Historic Resource Study
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This investigation of modern human history of the central mountainous massif and fringe of Pacific coastline, that now comprise Olympic National Park, began in the summer of 1982. From June to October 1982 a team of three historians based in the Park identified nearly 250 pre-1943 buildings. These extant buildings represented the tangible traces of the Park's human history. Project team members hiked over 350 miles to inspect and document each building. In addition, project members compiled historical data on each building after conducting research at local libraries and archives, as well as at the University of Washington. Inventory cards noting the construction date, physical description, geographic location, historical summary and statement of significance were completed for each of the 250 buildings in the Park.

The individual histories of extant Park buildings gave shape and form to a much larger history of the Park and the Peninsula. As a literal expression of certain aspects of Olympic history, they served as suggestions of an overall historical context. By providing a base line of pertinent data, the inventory of pre-1943 buildings in Olympic National Park raised key questions and provided a meaningful direction for further research.

Initial work on the text of the Historic Resource Study (HRS) began in November 1983. After a project plan was devised and readily available resource material in the Park reviewed, a tentative outline of the Park's major historical themes was set forward. In-depth research conducted by Gail Evans and two assistant researchers, David Harvey and Russell Dalton, ensued. Among the major institutions and agencies visited were the University of Washington, the Seattle Federal Records Center, the Washington State Historical Society, the Washington State Archives, the Washington Department of Natural Resources, Maps and Surveys Section, the Olympic National Forest Supervisor's Office and the National Forest Service Regional Office. Major public libraries in Portland, Oregon, and in Seattle, Tacoma and on the Olympic Peninsula, were searched for resource material. The four Peninsula county historical societies, certain museums and club archival collections, as well as Olympic National Park and Forest Service ranger stations, often held valuable records, as did the the National Archives in Washington, D.C. Throughout the research phase of the project, amateur historians and key informants were contacted and oftentimes they provided useful information.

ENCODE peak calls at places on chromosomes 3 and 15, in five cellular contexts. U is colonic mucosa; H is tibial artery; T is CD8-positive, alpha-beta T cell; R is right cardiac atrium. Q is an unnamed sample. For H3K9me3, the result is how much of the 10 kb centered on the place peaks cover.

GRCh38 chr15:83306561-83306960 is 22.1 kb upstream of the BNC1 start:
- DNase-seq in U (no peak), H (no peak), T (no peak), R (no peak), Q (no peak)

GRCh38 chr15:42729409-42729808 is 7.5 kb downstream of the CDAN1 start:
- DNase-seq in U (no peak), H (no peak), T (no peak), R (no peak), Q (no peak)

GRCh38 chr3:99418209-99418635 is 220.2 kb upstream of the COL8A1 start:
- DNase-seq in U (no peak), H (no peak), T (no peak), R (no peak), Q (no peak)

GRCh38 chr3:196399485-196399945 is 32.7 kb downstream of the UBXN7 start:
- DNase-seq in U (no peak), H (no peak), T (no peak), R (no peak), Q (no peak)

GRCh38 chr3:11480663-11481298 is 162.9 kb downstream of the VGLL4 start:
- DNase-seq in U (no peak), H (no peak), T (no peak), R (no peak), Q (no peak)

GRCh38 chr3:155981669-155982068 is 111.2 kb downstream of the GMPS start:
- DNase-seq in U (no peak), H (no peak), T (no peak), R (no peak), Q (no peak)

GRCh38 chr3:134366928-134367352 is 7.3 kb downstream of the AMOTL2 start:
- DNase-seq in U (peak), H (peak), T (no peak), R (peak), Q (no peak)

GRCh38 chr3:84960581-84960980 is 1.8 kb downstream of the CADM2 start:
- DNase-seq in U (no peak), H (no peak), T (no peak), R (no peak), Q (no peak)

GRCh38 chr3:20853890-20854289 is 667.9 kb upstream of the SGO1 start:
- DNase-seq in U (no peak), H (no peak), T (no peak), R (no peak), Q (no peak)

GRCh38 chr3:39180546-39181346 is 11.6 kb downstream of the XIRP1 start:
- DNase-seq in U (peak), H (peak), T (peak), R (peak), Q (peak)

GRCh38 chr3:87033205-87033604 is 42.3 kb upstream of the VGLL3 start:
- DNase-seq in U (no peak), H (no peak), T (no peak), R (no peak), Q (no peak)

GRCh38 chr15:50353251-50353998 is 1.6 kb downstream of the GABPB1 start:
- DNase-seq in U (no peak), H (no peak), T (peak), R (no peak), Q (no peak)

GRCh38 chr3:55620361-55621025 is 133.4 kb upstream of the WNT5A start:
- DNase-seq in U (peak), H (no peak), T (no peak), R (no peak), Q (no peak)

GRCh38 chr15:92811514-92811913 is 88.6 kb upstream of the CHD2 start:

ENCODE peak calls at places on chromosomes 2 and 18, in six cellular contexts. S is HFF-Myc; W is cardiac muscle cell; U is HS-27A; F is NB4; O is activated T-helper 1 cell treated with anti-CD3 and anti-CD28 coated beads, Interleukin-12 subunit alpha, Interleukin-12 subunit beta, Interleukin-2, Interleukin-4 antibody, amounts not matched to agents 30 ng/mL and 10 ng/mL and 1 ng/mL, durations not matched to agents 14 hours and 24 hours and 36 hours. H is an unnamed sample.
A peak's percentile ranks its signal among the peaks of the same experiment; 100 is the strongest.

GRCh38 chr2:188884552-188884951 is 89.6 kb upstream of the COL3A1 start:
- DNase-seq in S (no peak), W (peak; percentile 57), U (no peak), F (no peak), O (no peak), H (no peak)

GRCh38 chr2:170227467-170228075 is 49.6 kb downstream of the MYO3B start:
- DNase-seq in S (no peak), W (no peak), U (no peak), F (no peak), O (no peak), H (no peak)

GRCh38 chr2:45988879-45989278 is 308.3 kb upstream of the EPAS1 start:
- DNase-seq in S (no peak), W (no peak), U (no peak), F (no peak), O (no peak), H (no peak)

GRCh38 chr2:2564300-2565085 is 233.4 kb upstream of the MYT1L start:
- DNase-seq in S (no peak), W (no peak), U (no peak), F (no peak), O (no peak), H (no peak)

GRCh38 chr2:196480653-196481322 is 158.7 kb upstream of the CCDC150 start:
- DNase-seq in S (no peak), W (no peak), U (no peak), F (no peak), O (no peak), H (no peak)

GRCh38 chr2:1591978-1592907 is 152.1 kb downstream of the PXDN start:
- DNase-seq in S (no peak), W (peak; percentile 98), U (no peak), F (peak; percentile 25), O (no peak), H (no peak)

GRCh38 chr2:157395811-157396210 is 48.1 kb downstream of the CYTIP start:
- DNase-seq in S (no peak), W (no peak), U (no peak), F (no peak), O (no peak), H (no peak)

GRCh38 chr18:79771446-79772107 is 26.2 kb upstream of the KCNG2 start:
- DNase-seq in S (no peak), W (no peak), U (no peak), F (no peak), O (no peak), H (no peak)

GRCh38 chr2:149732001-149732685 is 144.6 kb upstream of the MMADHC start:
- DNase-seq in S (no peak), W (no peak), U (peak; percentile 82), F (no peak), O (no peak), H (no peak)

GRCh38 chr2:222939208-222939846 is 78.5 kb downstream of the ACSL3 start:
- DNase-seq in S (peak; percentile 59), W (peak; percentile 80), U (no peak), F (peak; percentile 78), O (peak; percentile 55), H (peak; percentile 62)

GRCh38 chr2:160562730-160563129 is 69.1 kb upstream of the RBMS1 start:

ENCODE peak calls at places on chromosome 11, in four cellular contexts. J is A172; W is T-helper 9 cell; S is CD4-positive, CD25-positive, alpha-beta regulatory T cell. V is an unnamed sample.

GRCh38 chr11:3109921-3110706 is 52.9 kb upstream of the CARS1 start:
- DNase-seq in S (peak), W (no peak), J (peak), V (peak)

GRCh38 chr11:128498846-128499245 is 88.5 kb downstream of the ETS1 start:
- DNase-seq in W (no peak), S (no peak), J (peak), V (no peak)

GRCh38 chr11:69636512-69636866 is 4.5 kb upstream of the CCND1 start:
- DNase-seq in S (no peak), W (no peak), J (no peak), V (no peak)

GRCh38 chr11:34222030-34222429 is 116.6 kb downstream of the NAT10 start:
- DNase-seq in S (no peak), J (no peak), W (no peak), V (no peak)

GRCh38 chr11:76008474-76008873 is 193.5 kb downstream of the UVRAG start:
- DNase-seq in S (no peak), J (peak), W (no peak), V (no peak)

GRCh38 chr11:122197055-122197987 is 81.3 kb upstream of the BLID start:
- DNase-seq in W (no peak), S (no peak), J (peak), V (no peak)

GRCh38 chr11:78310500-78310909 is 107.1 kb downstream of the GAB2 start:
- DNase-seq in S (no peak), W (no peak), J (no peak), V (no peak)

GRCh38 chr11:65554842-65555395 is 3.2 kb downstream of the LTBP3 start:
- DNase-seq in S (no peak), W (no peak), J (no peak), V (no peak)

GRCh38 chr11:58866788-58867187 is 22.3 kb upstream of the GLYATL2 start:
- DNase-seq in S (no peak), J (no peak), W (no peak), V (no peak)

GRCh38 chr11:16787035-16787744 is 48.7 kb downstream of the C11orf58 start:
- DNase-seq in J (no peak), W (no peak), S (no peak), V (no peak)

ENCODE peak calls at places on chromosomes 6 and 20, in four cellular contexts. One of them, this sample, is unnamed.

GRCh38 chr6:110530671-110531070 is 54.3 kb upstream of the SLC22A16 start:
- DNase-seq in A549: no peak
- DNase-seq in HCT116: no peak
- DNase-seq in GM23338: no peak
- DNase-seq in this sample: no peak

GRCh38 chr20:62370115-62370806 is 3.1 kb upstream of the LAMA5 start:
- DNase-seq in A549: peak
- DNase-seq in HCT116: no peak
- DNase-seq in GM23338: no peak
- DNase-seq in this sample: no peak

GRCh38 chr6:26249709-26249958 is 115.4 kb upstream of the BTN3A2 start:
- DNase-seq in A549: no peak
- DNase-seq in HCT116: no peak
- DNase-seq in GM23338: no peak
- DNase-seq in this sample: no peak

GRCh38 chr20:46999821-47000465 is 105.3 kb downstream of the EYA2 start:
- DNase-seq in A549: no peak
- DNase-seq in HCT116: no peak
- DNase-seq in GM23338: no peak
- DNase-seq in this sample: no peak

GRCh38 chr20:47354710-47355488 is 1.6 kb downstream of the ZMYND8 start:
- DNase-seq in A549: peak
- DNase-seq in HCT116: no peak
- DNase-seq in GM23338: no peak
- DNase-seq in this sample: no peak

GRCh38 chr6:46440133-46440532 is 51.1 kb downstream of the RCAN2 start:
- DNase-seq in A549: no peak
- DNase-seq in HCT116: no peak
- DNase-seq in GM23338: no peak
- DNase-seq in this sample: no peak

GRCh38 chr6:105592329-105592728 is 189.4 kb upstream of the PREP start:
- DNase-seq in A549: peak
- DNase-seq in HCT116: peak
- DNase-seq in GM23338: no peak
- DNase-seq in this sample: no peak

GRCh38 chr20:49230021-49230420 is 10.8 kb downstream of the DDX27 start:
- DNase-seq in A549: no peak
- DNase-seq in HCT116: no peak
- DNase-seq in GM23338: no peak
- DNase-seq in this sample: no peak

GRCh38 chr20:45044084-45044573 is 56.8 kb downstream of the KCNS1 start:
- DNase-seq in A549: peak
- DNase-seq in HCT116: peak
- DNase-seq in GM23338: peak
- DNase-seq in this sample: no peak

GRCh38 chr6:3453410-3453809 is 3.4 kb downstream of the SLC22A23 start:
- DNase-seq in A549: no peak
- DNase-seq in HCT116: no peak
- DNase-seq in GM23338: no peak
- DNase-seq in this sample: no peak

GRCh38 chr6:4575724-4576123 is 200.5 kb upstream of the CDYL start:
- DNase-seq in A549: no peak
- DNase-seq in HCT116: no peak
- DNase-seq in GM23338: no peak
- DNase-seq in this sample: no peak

Writing of the HRS text began in late May. Judgments about emphasis given to certain historical periods were based on the perceived and expressed needs of Park resource managers, interpreters and administrators. Historical periods that were represented by a larger number of extant and visible resources, namely those that offered greater potential for management and interpretive opportunities, were given more thorough treatment in the narrative text. A constant attempt was made to weave individual histories of the more significant existing cultural resources into the narrative, and to illustrate how these site specific histories expressed aspects of much broader historical themes.

Throughout the work, the interaction between the natural environment of the Olympic Peninsula, and the human response to it, became a thread of continuity. The perceived and real wilderness setting of the Park in all its multifarious permutations has indeed played a powerful role in shaping the course of human activity. In turn, past human decisions and actions have often impacted and are discernable in the natural landscape as we view it today. It is, in fact, an awareness of this sometimes adversary, sometimes sympathetic response of man to the unique and diverse environments of the Peninsula, that is most useful in grasping a fuller understanding of Olympic National Park as it is in 1983.

Finally, Park Service staff in both Olympic National Park and the Pacific Northwest Regional Office reviewed copies of the draft and made helpful comments, many of which were incorporated into the text. Hopefully, neither intimidating nor merely indicative of the author's effusiveness, the length of this Historic Resource Study is more a measure of the rich and abundant human history in Olympic National Park.

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Last Updated: 01-Oct-2009